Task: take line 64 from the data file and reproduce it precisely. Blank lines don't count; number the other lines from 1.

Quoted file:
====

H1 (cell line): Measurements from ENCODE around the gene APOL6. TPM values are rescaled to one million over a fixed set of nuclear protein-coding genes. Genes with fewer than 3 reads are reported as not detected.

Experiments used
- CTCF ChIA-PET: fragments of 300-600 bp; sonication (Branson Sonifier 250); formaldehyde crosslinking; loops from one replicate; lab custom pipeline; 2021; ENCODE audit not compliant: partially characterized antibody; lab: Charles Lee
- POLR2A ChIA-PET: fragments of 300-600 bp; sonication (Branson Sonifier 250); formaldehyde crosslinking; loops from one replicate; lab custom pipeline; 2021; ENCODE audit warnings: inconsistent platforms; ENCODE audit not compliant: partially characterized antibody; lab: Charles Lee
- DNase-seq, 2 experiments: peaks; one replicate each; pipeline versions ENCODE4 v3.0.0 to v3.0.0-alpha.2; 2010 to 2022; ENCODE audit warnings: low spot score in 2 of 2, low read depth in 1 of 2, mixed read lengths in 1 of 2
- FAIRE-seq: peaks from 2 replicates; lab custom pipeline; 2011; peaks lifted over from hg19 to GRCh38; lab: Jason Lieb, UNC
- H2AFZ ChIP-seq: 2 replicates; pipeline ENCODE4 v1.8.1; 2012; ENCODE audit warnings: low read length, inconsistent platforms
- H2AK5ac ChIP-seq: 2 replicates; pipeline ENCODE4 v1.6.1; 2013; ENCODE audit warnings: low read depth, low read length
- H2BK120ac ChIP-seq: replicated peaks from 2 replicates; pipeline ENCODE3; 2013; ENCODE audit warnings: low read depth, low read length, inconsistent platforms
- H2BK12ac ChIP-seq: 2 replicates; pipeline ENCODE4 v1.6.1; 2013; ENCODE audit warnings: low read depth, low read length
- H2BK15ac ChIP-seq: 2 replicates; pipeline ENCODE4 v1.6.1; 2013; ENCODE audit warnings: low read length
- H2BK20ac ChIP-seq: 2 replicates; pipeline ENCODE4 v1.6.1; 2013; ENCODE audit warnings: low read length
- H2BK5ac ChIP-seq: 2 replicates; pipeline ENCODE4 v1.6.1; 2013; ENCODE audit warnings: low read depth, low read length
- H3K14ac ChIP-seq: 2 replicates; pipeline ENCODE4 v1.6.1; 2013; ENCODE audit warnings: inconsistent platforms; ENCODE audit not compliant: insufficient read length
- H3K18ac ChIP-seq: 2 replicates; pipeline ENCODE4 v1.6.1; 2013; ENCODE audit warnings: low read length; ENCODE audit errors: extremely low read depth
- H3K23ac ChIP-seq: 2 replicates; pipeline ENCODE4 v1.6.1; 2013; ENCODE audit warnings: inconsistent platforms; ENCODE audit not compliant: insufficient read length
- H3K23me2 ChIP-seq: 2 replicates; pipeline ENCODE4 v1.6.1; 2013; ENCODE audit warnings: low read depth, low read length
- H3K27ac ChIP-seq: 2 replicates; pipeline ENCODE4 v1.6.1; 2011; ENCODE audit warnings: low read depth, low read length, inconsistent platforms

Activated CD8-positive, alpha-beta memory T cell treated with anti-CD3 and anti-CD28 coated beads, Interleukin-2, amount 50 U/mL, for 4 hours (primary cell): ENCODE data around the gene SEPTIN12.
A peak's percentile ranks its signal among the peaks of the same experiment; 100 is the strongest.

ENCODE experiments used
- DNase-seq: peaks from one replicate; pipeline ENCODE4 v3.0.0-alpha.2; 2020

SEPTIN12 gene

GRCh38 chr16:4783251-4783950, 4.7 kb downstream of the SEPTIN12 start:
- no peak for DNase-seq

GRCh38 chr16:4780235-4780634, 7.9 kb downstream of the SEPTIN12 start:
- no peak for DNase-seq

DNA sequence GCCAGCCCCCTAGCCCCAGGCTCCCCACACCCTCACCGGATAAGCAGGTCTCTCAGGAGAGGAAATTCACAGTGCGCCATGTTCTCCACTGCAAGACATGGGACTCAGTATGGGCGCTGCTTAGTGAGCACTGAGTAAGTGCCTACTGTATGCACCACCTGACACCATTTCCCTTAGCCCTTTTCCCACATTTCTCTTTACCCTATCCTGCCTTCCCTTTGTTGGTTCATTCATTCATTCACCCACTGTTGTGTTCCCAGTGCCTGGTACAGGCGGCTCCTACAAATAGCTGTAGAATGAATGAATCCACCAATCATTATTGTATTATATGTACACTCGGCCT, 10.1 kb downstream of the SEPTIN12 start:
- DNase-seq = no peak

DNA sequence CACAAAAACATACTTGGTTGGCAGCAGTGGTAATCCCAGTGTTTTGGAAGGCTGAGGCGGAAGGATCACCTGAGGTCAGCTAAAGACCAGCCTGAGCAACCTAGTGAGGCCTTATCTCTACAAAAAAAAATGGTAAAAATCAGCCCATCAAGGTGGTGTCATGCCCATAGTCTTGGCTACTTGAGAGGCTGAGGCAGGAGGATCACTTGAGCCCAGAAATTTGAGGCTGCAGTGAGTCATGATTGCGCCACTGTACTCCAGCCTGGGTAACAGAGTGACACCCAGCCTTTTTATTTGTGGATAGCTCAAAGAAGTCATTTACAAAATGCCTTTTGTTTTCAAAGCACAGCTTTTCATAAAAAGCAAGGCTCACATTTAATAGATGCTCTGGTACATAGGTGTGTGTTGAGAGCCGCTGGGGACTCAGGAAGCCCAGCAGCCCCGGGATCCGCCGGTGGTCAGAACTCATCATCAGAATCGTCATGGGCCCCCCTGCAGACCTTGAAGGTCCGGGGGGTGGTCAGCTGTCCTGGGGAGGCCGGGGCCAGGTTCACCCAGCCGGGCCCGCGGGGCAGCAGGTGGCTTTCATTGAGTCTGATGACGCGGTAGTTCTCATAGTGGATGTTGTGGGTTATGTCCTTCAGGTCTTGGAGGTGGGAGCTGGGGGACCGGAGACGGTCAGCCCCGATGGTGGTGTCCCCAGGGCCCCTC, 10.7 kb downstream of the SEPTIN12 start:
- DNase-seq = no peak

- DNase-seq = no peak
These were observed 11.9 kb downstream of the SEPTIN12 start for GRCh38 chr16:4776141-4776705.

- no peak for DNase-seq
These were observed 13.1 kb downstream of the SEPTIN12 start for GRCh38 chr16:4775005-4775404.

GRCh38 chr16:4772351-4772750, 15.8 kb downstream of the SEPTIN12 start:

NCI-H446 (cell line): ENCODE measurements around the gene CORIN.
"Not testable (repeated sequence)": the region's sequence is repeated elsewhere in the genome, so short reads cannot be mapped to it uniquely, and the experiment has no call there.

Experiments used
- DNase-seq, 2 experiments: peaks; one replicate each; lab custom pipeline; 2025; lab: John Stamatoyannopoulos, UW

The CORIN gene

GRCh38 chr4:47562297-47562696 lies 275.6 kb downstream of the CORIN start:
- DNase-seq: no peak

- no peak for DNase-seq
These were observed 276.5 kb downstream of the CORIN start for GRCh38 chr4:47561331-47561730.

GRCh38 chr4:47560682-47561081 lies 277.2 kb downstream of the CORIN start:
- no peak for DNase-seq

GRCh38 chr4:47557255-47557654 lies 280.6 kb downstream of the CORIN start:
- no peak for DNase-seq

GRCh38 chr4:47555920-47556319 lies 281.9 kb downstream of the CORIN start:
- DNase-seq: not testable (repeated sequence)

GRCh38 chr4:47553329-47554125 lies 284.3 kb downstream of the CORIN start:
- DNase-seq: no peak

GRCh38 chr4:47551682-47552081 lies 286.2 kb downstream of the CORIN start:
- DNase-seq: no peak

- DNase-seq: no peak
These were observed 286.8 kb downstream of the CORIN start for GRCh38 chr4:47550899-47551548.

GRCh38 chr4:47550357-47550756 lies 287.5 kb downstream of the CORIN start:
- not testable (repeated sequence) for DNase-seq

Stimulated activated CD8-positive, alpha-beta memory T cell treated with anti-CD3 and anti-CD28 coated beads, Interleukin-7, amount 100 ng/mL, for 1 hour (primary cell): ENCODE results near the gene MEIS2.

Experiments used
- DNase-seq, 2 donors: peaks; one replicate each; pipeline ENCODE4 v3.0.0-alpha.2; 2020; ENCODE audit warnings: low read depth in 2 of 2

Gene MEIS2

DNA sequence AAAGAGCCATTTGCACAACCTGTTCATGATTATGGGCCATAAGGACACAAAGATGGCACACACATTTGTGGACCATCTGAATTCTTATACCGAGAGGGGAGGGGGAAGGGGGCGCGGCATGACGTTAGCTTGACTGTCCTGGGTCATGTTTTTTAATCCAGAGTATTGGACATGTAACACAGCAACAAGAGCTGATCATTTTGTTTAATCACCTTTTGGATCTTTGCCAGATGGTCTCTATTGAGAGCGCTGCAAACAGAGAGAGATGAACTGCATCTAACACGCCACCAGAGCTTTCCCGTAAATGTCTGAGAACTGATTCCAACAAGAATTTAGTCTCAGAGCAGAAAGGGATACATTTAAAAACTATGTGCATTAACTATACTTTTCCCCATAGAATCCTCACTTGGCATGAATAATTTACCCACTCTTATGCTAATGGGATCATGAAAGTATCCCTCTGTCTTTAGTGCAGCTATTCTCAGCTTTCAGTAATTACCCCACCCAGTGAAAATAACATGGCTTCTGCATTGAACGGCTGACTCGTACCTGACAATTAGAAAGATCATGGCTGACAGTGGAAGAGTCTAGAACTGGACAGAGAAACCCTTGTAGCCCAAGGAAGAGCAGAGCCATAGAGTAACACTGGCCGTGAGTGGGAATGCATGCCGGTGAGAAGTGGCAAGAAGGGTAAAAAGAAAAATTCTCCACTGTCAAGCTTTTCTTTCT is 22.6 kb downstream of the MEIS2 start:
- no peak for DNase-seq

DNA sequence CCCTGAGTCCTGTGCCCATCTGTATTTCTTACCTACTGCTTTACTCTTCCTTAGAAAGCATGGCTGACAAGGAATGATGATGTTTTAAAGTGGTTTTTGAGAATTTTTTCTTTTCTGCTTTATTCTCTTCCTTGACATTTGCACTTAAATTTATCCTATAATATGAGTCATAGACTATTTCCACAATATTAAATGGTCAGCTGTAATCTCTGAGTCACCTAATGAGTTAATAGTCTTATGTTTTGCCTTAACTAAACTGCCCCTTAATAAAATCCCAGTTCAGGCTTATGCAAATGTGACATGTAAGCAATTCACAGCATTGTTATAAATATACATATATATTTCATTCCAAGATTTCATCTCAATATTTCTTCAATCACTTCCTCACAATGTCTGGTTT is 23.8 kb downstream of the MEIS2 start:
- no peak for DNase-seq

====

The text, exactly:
DNA sequence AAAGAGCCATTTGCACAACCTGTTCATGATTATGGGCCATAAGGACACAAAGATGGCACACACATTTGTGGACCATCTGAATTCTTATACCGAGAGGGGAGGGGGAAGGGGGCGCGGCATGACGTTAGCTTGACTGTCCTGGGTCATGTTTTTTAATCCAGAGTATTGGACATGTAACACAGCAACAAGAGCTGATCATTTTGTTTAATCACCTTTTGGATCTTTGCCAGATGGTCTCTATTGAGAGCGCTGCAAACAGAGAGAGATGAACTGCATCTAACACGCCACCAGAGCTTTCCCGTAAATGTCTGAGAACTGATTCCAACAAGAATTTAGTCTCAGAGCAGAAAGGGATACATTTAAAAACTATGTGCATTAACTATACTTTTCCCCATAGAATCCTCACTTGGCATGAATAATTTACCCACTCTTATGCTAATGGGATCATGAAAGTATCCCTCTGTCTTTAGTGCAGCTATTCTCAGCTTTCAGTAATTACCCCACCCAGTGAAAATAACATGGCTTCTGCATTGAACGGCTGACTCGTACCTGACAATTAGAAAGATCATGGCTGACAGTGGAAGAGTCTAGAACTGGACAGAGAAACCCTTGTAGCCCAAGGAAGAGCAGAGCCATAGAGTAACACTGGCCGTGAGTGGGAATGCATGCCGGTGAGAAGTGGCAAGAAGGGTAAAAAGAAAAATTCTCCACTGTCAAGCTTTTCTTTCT is 22.6 kb downstream of the MEIS2 start: